a1 Telethon Institute for Child Health Research, Centre for Child Health Research, The University of Western Australia, PO Box 855 West Perth, Western Australia 6872, Australia
a2 School of Psychology, The University of Western Australia, Perth, Australia
a3 School of Nursing & Midwifery, Curtin University of Technology, Perth, Australia
a4 Child Health Promotion Research Centre, Edith Cowan University, Perth, Australia
a5 Centre for Developmental Health, Curtin University of Technology, Perth, Australia
Objective Breakfast consumption has been associated with better mental health in adulthood, but the relationship between breakfast and mental health in adolescence is less well known. The aims of the present study were to evaluate breakfast quality in a cohort of adolescents and to investigate associations with mental health.
Design Cross-sectional population-based study. Breakfast quality was assessed by intake of core food groups at breakfast, as determined from 3 d food diaries. Mental health was assessed using the Child Behaviour Checklist (CBCL), with higher scores representing poorer behaviour.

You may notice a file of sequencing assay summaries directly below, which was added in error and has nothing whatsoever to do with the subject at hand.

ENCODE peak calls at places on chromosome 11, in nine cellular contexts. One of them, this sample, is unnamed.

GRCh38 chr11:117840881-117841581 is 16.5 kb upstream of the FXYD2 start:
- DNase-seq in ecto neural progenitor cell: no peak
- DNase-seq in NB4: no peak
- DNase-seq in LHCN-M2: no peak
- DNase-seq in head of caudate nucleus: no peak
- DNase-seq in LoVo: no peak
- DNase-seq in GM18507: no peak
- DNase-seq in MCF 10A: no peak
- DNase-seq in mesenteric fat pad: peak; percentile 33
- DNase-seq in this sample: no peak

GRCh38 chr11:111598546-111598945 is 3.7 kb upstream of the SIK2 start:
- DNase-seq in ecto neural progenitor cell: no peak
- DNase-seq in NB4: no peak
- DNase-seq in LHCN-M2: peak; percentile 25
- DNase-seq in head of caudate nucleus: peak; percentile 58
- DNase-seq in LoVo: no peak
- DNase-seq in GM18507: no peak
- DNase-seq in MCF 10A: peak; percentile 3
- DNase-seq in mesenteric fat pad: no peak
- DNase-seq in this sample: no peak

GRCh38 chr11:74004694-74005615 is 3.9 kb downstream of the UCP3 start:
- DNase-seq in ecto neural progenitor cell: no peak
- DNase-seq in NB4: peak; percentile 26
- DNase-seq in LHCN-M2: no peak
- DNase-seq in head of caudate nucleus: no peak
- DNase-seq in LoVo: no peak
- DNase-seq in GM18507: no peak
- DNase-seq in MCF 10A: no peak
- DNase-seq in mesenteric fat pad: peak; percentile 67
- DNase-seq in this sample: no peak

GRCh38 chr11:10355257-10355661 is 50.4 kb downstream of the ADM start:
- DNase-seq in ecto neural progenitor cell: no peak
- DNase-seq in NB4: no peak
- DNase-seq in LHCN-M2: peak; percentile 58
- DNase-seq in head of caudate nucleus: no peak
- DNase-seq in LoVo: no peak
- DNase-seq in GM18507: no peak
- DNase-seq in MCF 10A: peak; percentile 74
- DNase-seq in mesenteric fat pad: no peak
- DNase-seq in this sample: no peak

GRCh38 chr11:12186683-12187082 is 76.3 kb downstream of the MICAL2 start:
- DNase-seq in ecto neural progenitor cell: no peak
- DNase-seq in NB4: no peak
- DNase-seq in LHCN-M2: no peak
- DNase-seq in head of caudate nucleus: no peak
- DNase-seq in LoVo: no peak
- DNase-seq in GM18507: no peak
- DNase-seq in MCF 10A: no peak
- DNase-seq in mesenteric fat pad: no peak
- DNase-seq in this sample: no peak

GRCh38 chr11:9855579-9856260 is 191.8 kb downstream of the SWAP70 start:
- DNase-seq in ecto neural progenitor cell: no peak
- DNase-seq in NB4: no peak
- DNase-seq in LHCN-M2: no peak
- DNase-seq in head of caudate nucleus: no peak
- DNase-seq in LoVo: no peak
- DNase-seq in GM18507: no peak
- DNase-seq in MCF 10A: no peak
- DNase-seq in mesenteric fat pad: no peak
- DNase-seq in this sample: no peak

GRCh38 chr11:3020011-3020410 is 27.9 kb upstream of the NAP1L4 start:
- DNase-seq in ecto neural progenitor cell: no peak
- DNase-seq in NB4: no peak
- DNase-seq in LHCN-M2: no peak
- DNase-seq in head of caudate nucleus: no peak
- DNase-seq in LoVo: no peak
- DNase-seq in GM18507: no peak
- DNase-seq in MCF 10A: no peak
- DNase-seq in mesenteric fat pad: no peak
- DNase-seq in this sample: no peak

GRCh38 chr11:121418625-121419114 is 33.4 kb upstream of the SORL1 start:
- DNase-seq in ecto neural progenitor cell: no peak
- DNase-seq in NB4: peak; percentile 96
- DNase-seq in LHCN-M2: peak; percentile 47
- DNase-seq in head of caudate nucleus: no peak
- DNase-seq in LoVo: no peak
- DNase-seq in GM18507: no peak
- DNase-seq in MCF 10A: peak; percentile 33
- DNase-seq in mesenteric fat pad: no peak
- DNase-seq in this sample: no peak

Setting The Western Australian Pregnancy Cohort (Raine) Study, Perth, Western Australia.
Subjects Eight hundred and thirty-six males and females aged between 13 and 15 years.
Results Mean mental health score as assessed by the CBCL was 45·24 (sd 11·29). A high-quality breakfast consisting of at least three food groups was consumed by 11 % of adolescents, while 7 % of adolescents did not consume any items from core food groups on average over the 3 d period. The two most common core food groups consumed at breakfast in this population were dairy products followed by breads and cereals. For every additional food group eaten at breakfast, the associated total mental health score decreased by 1·66 (95 % CI −2·74, −0·59) after adjustment for potential confounding factors, representing an improvement in mental health score.
Conclusion These findings support the concept that breakfast quality is an important component in the complex interaction between lifestyle factors and mental health in early adolescence.
(Received July 01 2008)
(Accepted September 06 2008)